In other cases, Bell said, a company failed to create promised jobs or didn’t make the required capital investment soon enough.


“The time ran out on them,” he said of some companies.


For instance, Purolator Facet, which makes filters for aviation, aerospace and other industries, along with other products, was granted $92,000 in county incentives but will get none.


In some cases, companies get some incentives money but don’t qualify for the full amount called for in the package.  Sherwin Williams was awarded $24,000 and collected $20,937 of that.  The chemical maker Stockhausen was awarded $194,000 and collected $191,413.


Other companies may eventually collect, but as of now they are on hold with regard to incentives.  Solstas Lab Partners, a medical testing company, for instance, was awarded a $500,000 incentives package by the county, but hasn’t been paid any of that.  Guilford County doesn’t have any of that amount budgeted for that purpose in the new fiscal year that started July 1, and the county has planned no money for fiscal 2015-2016 to pay Solstas either.  The county does have the $500,000 amount listed for payout in “Future years.”


Thomas Built Buses was awarded a maximum incentives package of $450,000 by Guilford County and has only collected half of that.  No money is budgeted in the next two years to pay that company; however, the remaining $225,000, like the money planned for Solstas, is listed on the county’s “Future years” ledger in the event the company fulfills its requirements before the agreement expires.


Bell said there’s a wide variety of differences in the incentives contracts the county grants.


“Some contracts are for three years and some are for 10 years,” Bell said.


He said that, with all the factors at play and the uncertainty of if and when the county will have to pay out the money, the budgeting process is complicated.


“It’s a little tricky,” he said.


“We assume they will meet the maximum,” Bell said.  “Once they sign a contract for $300,000, we can’t speculate [that they won’t meet the requirements].”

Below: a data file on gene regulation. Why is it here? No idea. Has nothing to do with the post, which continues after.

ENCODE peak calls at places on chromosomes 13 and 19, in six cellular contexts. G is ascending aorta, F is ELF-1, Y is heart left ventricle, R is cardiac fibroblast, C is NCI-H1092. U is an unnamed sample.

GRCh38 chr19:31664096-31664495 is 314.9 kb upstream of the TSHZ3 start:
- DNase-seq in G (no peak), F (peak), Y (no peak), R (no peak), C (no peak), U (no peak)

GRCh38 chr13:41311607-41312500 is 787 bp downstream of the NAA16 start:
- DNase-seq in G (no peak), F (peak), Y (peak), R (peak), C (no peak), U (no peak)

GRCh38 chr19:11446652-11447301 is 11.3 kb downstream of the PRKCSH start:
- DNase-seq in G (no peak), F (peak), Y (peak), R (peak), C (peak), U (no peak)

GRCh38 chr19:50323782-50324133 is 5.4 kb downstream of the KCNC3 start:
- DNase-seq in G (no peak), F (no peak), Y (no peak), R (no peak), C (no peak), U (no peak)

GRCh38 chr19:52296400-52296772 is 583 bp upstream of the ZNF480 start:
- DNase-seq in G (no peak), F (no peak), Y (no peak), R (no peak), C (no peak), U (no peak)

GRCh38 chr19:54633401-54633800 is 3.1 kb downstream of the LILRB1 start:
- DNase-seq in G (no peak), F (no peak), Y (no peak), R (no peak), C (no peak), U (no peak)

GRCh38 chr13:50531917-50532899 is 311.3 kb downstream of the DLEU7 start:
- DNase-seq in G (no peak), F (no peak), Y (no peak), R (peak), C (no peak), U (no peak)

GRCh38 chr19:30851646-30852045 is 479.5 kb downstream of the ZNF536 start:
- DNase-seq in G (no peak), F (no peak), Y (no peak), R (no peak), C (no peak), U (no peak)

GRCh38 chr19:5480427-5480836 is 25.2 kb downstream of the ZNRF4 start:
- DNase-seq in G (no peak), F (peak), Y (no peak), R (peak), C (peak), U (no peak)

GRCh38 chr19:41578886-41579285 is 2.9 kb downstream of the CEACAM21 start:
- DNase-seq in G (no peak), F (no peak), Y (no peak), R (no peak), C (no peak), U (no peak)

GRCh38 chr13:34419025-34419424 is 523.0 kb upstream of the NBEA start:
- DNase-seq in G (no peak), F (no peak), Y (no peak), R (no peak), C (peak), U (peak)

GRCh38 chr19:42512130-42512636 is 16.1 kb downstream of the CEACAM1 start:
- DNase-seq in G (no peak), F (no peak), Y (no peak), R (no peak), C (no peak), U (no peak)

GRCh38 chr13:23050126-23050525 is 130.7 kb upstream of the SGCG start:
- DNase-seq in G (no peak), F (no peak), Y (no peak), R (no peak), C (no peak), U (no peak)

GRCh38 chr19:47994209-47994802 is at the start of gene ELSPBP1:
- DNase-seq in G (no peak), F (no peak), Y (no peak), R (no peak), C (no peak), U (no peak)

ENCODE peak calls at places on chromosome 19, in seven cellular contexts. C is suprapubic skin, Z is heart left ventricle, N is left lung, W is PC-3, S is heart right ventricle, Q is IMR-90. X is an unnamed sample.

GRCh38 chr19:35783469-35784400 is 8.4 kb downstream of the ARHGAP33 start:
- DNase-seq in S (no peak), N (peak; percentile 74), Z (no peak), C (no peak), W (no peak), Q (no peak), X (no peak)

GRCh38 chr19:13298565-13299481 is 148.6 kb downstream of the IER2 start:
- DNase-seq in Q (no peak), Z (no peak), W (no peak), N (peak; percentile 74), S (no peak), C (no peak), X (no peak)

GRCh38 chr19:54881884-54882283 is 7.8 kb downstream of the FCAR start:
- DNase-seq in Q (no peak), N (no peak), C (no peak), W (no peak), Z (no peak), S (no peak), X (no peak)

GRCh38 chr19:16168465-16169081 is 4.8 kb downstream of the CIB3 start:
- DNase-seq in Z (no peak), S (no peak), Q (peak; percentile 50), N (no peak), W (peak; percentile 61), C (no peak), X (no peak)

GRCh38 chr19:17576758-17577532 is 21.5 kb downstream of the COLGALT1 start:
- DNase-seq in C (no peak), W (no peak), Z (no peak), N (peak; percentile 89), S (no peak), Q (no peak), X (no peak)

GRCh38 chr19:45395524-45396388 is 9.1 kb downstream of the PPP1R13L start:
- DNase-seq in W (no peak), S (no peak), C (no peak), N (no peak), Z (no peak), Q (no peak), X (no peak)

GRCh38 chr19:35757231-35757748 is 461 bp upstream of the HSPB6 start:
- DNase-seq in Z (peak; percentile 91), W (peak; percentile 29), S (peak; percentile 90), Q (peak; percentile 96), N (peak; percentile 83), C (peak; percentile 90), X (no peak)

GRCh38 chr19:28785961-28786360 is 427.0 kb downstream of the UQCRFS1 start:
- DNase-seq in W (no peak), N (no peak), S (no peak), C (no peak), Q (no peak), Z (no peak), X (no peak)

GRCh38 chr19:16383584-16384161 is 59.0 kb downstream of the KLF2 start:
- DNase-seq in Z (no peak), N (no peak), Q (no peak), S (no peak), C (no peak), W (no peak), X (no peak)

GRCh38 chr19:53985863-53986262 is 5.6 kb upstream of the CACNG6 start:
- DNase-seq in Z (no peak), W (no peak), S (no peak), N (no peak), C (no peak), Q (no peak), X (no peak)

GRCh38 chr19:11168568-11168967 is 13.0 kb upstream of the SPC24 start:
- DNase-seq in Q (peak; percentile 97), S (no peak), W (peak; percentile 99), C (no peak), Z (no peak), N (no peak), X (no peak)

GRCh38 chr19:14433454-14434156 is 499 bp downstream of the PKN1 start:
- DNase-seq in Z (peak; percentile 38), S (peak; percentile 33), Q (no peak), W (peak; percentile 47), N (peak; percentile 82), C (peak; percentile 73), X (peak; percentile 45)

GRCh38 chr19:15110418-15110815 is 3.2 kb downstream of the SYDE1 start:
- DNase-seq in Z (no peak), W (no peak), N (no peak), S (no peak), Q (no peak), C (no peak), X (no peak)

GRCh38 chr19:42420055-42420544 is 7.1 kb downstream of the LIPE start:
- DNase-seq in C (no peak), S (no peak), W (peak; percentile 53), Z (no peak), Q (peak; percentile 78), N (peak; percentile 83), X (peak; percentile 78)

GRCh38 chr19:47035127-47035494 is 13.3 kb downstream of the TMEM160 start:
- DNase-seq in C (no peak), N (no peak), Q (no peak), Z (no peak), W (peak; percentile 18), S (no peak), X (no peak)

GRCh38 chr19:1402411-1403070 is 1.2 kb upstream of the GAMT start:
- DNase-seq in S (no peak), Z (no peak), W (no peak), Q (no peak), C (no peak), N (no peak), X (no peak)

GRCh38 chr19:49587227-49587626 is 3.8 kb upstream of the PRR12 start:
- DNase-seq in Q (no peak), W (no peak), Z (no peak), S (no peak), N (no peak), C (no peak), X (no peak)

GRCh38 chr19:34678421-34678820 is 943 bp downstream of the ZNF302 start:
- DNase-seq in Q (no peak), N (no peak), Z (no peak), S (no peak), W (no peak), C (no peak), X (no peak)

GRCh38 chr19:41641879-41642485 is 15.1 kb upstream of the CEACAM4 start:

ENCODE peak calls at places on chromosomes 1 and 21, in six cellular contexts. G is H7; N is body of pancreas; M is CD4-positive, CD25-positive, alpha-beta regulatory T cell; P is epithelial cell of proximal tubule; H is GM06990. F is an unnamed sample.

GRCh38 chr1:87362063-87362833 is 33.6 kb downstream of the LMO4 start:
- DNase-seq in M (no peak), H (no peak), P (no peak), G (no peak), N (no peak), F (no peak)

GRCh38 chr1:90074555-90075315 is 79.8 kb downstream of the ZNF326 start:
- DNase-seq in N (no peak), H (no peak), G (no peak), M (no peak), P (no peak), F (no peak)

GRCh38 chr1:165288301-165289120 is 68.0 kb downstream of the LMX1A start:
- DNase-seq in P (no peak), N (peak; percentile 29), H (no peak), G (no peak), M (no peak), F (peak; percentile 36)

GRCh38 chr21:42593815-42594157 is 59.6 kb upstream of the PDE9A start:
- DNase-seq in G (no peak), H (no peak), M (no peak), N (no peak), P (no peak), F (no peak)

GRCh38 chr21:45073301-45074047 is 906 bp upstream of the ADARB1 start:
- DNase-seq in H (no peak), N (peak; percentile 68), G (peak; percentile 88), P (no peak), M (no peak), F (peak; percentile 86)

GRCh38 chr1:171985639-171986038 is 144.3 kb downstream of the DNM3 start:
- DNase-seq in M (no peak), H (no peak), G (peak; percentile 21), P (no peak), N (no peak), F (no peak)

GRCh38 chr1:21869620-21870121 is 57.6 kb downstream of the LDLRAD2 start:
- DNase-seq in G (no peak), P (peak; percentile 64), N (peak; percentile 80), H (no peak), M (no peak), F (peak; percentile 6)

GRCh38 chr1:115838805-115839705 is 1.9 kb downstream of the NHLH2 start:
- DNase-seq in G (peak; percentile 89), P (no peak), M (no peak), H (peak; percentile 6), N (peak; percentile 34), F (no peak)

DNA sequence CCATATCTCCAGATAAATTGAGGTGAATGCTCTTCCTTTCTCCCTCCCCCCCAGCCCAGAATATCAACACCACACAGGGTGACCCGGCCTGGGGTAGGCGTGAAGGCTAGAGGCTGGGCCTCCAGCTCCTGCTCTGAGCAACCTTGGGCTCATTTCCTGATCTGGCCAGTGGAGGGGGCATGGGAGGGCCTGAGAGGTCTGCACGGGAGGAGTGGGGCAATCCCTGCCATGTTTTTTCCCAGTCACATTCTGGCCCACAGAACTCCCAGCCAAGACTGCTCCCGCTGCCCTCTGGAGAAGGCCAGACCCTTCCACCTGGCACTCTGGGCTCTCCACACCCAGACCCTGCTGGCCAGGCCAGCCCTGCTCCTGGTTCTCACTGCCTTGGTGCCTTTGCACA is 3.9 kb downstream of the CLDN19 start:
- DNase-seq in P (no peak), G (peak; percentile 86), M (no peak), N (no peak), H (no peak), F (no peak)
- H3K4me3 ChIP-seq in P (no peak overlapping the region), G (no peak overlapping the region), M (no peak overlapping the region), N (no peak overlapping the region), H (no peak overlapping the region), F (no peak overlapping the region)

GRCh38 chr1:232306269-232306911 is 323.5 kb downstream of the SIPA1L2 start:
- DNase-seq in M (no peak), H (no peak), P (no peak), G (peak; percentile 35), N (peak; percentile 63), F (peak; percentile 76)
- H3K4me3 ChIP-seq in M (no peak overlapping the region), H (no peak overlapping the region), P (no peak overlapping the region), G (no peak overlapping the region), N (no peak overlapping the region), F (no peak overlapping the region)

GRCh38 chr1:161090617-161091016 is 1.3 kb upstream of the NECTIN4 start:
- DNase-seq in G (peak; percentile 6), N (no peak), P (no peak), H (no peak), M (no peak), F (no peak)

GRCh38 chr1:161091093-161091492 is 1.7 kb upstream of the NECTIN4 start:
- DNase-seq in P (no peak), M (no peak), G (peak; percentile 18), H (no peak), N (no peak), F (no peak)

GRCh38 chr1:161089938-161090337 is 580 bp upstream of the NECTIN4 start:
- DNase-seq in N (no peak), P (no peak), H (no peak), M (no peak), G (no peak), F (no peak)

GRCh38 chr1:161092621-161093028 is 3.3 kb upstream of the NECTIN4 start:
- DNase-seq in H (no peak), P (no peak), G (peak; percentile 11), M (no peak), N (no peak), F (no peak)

Over the last few months, $216,000 has been freed up for the county to spend.  Earlier in the year the county planned to spend that money on incentives but the county will now not have to pay it out in fiscal 2014-2015.


Guilford County Budget Director Mike Halford wrote in an email of the incentives budgeting process: “We budget what we expect to have to pay based on planned milestones and executed contracts.  If a company didn’t make it to the updated list of expected incentive payments, it may be that our estimate of when the company would achieve the milestone(s) was off, not that a company isn’t making progress or won’t meet the milestone(s) eventually and be eligible for the incentive payment(s).”


Halford wrote that each year Guilford County’s adopted budget takes the “maximum exposure approach” and it includes funds for what the county may have to pay during the fiscal year given an incentives contract’s milestones.


 “The incentives are spread over a number of years (and distributed after taxes have been paid and/or jobs created), so we’re not budgeting the full amount in one year,” he wrote.  “So, in most cases, it is the maximum incentive amount a company could receive during the fiscal year as outlined in the contract.”